Content Marketing Is Not Working for Most Marketers

    • 58% of marketers believe the effectiveness of their use of content marketing is neutral, not very effective, or not at all effective.
    • 51% of marketers have a content strategy and admit to not documenting it.
    • 60% of marketers rate their ROI as neutral or unsuccessful.
    • 51% of marketers say they are challenged by the task of producing engaging content.

    You get the idea. See the infographic below for more insights.

    The truly surprising part is that despite these failures, uncertainties, and “neutral” to “bad” results, content marketers essentially plan to do the exact same thing in 2015 that they did in 2014! (A commonly cited definition for insanity – “repeating behavior while expecting different results” – comes to mind.)

    Look at the bottom of the infographic to see the minuscule shifts in projected behavior:

    • 1% increase in blogging
    • 3% decrease in video
    • 4% decrease in infographics
    • …etc.

    Why Will Content Marketers Repeat Their Failures In 2015?

    That’s the question this infographic put in my head a few days ago. I think I have an answer…

    In short, too many people who shouldn’t be marketers have been forced into marketing positions. In the Social Age (as I call this era that tails the mainstreaming of Facebook, c. 2005-2006), the need for marketers and content producers by companies that 20 years ago would never have dreamed of making videos or publishing online, has dramatically increased.

    With the boom, untold numbers of professionals have been pulled into the Age of Inbound/Content/Native/Guerrilla/Call-It-What-You-Want Marketing. And, really, they don’t “get” it. They’re still stuck in the Outbound/Push/Direct era of marketing. Trying to tie an outbound message and approach to an inbound vehicle has never worked and never will.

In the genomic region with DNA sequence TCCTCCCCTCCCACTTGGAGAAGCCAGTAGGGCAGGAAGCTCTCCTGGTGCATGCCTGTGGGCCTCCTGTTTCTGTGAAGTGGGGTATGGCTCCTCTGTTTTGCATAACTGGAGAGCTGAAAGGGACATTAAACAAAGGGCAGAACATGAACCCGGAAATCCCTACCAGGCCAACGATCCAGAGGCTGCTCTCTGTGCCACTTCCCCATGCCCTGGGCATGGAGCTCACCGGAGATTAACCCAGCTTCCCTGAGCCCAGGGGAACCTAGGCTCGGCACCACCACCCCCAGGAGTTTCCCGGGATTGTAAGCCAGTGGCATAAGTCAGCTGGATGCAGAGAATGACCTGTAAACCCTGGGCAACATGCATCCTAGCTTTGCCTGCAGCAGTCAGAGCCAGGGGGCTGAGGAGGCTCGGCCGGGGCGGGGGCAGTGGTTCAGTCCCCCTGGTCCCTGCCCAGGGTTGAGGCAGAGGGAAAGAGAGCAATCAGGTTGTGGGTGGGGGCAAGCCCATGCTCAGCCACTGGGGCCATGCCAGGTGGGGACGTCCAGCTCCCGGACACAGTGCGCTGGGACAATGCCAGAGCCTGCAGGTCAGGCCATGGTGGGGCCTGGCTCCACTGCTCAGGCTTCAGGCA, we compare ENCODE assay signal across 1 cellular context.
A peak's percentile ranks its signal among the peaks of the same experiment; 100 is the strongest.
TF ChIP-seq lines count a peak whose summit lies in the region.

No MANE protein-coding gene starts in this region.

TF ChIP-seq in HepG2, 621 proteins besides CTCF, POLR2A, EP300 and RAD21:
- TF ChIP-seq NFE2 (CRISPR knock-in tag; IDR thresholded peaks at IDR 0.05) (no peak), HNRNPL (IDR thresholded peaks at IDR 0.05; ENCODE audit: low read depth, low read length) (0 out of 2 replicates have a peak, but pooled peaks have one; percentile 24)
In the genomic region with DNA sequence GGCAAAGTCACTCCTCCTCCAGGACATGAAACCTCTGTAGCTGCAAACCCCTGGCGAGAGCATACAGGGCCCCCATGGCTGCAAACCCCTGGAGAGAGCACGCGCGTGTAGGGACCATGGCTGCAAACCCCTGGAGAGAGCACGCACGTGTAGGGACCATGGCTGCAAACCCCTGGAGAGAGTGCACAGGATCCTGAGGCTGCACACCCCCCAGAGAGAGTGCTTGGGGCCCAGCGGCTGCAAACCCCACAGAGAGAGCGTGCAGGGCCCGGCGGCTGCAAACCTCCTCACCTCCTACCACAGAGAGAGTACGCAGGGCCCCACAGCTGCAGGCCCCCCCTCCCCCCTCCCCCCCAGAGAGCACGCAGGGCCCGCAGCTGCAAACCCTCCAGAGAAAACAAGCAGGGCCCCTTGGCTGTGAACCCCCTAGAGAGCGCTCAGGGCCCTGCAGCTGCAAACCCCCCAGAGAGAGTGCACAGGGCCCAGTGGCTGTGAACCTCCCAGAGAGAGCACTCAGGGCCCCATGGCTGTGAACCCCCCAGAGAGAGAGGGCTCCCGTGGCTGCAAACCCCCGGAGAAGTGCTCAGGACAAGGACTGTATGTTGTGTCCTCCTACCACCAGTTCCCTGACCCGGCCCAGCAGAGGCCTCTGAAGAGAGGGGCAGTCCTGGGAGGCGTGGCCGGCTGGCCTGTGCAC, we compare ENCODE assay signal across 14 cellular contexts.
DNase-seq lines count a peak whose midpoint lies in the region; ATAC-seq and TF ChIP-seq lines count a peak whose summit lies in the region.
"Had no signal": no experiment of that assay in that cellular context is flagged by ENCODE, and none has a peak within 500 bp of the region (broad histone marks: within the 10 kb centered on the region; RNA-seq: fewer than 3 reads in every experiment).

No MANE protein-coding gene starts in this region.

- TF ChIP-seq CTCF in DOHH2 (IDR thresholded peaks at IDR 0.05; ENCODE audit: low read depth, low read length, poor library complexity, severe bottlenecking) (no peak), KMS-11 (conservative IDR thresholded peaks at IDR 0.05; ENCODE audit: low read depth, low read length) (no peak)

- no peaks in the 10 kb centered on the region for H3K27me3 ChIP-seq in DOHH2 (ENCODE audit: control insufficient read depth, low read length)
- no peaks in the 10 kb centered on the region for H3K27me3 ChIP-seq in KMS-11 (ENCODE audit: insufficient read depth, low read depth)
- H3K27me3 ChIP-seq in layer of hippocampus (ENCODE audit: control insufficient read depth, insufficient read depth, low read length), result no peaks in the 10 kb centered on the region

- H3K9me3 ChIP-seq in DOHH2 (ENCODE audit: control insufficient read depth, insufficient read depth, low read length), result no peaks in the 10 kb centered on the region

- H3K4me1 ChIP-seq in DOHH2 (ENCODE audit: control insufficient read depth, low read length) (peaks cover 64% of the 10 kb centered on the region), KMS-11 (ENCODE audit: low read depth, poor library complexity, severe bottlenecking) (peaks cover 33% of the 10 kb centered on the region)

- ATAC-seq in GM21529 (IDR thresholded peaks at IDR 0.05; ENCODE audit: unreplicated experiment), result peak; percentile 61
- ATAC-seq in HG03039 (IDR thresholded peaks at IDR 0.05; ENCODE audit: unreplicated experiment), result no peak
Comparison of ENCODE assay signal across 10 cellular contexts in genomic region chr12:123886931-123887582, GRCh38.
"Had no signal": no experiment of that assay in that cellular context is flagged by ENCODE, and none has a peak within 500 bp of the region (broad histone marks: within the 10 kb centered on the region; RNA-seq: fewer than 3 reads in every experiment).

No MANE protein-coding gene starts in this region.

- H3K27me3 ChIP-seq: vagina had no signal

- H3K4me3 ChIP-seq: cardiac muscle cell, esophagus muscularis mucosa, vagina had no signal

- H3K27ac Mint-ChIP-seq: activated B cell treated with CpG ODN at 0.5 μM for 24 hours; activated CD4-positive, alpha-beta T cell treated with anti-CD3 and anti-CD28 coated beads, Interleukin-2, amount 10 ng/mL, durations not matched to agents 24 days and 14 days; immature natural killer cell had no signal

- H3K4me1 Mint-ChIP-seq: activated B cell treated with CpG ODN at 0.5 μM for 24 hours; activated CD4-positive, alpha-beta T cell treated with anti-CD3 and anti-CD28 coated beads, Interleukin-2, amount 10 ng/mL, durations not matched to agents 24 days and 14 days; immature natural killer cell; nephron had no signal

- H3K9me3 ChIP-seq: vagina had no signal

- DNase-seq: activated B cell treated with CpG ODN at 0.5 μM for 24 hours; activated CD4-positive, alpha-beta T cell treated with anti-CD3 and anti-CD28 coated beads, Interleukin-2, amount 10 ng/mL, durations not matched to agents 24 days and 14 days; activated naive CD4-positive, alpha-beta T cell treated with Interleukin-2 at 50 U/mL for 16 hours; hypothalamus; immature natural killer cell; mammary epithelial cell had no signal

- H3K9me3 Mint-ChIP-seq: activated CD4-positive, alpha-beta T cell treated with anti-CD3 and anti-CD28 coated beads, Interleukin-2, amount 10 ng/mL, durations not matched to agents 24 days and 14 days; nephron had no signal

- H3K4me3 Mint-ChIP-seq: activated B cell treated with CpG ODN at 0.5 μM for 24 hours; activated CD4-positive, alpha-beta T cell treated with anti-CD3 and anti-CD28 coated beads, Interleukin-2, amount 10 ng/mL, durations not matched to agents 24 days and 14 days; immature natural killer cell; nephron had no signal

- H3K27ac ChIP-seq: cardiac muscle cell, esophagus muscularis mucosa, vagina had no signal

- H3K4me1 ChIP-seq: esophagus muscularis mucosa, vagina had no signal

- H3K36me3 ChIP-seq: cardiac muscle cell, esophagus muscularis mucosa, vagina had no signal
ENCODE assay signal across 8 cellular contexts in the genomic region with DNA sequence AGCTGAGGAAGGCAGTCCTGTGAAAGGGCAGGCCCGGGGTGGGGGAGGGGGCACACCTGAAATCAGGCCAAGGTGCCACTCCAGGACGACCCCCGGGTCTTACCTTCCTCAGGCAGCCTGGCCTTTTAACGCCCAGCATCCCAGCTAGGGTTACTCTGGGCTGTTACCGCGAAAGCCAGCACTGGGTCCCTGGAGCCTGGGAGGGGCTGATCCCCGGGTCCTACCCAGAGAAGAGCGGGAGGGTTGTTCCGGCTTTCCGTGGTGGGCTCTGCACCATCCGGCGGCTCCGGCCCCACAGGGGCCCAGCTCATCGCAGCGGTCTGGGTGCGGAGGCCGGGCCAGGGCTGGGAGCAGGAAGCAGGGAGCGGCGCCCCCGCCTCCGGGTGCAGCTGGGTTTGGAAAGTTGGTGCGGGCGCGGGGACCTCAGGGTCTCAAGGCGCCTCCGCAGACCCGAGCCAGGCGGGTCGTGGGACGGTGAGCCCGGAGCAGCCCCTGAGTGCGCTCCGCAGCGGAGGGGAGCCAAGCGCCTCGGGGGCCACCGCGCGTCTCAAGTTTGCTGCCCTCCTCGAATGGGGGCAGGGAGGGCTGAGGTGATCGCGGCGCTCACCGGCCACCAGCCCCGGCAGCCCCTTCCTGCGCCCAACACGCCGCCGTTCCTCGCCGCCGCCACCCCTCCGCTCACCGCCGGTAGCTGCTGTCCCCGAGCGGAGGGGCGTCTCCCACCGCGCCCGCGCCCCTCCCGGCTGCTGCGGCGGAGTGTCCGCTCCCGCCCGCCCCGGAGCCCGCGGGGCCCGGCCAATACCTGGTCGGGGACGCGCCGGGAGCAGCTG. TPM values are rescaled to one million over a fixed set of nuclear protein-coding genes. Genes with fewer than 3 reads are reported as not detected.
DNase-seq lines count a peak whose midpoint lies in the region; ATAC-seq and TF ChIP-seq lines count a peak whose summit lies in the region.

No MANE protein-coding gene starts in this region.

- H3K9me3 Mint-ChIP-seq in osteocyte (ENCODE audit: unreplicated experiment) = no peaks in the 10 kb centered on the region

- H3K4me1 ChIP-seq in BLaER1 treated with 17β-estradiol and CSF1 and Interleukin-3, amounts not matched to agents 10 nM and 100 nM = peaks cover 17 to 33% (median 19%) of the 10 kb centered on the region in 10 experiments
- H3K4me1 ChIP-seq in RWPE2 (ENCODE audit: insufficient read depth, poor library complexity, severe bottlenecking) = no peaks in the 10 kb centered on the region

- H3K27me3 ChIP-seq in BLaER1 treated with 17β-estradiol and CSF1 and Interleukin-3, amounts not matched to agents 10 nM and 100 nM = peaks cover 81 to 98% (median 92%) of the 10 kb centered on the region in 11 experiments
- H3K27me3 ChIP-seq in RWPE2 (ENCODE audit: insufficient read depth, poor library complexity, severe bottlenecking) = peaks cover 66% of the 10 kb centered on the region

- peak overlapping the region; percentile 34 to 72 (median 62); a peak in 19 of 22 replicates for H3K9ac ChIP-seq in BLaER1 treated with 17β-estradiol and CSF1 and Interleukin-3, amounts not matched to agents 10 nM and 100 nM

Marketers Aren’t the Only Ones to Blame

    It’s also frequently the case that a truly talented content marketer – one who understands the spirit of inbound techniques as well as the mediums of distribution – is held back by the higher powers in their own company. It’s not at all rare to see businesses hire energetic and creative marketers, but bar them from any risk-taking, which results in timid content that doesn’t win.

    How Can We Change Content Marketing In 2015?

    Be bold. Inbound principles have been successfully demonstrated for years now. But content marketers have to be willing to go all-in. In 2015, I’d like to see content marketers producing more passionate, inspired, and engaging content – not more content that’s just old outbound principals repackaged and mindlessly pumped out the other end of Hootsuite.

    Consumers don’t need more noise. They need valuable information that’s there for them when they want it. It’s a tough challenge. But when you get it, the payoff is tremendous.